State-run media: Yemeni military kills 150 rebels

Motorists in Saada, Yemen, drive Sunday on a road leading to the palace that rebels had attacked.
Yemeni forces killed about 150 Shiite rebels Sunday in northwestern Yemen after the rebels tried to take over the presidential palace in Saada, breaching a recent cease-fire, state-run media reported.

“The Houthi fighters attacked the city from different directions with almost 70 armored vehicles, but the attack was repelled by the troops,” state-run SABA reported, citing opposition party Islah’s Web site. “Two soldiers were killed and about 20 troops injured in the attack,” it said. About 70 other Houthi rebels surrendered to government forces early Sunday, SABA said. CNN tried unsuccessfully to reach the rebels for comment. Battles between Yemeni forces and rebels in the north have raged intermittently for five years. A government offensive launched last month escalated the bloodshed. The conflict is considered to be both separatist, over who will assert authority in the area; and sectarian, over whether Shiite Islam will dominate in majority Sunni Yemen. The rebels are supporters of slain Shiite cleric Hussein al-Houthi.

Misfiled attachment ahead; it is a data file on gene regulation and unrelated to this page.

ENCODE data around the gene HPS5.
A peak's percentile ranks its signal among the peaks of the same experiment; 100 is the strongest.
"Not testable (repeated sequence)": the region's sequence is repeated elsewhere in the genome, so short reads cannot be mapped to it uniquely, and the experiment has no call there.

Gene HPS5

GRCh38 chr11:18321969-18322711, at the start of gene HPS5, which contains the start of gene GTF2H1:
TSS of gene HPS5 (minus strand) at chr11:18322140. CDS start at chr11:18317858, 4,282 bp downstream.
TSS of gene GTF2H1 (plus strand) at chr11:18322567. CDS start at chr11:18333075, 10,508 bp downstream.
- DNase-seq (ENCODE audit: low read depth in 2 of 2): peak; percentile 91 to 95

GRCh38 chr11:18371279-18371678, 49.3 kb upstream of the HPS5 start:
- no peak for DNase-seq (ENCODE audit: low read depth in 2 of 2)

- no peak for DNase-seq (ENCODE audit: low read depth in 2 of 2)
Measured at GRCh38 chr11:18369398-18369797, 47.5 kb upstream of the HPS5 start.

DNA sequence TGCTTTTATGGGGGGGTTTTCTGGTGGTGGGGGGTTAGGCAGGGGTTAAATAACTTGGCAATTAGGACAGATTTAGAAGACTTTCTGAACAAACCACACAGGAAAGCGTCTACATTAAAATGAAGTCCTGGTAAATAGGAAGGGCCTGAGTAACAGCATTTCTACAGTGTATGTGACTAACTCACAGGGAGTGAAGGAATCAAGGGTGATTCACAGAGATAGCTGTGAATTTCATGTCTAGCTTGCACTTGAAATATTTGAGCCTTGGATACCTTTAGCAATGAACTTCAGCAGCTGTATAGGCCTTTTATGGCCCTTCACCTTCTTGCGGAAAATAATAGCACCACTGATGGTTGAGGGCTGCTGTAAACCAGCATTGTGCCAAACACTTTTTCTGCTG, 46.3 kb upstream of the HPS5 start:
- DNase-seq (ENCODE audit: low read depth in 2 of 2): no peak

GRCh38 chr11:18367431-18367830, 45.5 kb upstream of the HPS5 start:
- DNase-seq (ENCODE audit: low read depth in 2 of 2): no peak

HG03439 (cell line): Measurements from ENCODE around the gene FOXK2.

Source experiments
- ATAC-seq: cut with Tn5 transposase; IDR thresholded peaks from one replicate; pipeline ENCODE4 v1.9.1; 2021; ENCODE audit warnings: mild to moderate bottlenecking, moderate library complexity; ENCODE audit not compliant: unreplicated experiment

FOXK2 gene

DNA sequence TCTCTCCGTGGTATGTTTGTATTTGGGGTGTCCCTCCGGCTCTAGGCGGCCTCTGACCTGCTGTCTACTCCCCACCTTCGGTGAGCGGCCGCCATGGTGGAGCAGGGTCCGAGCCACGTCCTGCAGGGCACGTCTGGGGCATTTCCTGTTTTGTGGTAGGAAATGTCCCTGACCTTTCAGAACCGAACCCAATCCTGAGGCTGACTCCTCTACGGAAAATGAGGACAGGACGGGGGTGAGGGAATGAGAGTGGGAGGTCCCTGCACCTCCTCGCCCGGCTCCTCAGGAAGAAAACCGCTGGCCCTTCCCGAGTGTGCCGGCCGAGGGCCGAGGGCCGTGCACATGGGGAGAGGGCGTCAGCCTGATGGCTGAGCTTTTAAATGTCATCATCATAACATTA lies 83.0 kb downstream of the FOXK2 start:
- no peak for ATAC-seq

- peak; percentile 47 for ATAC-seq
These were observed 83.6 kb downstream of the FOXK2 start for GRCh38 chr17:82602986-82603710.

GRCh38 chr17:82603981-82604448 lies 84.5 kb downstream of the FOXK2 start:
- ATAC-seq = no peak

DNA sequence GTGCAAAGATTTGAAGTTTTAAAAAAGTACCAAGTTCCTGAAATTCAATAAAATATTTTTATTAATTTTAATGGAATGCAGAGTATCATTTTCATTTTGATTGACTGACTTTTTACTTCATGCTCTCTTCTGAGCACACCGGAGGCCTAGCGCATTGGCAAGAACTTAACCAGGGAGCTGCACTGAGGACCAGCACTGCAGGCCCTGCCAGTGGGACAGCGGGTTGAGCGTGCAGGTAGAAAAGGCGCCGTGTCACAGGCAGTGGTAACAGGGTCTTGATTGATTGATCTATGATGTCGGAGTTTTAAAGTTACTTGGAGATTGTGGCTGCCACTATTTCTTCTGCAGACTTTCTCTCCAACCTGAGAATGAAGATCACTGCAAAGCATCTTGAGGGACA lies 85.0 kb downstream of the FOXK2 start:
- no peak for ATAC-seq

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The government said last week it would cease military operations in Yemen’s northwestern regions if the rebels agreed to certain conditions, the Yemeni Embassy in Washington said. Saada, a rebel stronghold, is part of that area. Hakim Almasmari, the editor-in-chief of The Yemen Post, told CNN on Saturday that rebel spokesman Mohammed Abdul Salam told the newspaper the rebels had agreed to the government’s conditions. On Sunday, Almasmari, citing the government and eyewitnesses, told CNN that rebels attacked the presidential palace. The Yemeni military killed 153 rebels, he said. Once the Shiite rebels began their attack, Yemeni military helicopters were called in, Almasmari told CNN. Also, a Yemeni official told CNN Sunday that Yemeni forces inflicted “heavy losses” on Houthi rebels in Saada after the rebels launched attacks on three military checkpoints. Houthi Shiite rebels “took advantage” of a recent cease-fire and “executed a large-scale attack on government installations” in Saada, the Yemeni official said. On Friday, a spokesman for the Yemeni embassy in Washington said the Yemeni military was opening an investigation into reports that an airstrike intended for the rebels had mistakenly struck and killed displaced Yemeni civilians. Thursday’s strike was meant to target Houthi rebels in Amran province, according to Yemeni government officials, who spoke on condition of anonymity. Houthi Shiite rebels were fighting near the site, the officials said. The government officials put the death toll at 86, while the U.N. Children’s Fund, or UNICEF, said “reliable” government and media sources put the death toll at 87 — most of them women and children. CNN could not independently verify those numbers, and the Yemeni government did not officially comment on the airstrike. The United Nations high commissioner for human rights, Navi Pillay, issued a statement Friday calling for an immediate and thorough investigation by Yemen’s government. There were no registered camps for internally displaced people in the region where the strike occurred, said Mohammed Albasha, the Yemen embassy spokesman. He said there are claims from humanitarian organizations that Houthi insurgents may have used the civilians as human shields. UNICEF issued a statement on Thursday decrying the high number of civilian casualties in the airstrike, without specifying how many civilians died. “UNICEF is deeply concerned about reports that civilians, including children, died in an air raid on a camp for displaced persons in northern Yemen,” the statement said. The United Nations recently said fighting between Yemeni government forces and Houthi Shiite rebels in northern Yemen has displaced 150,000 people since the latest round of fighting began on August 12. This month, the United Nations appealed for $23 million in emergency aid to help Yemenis uprooted by war, but so far it has received not a single cent.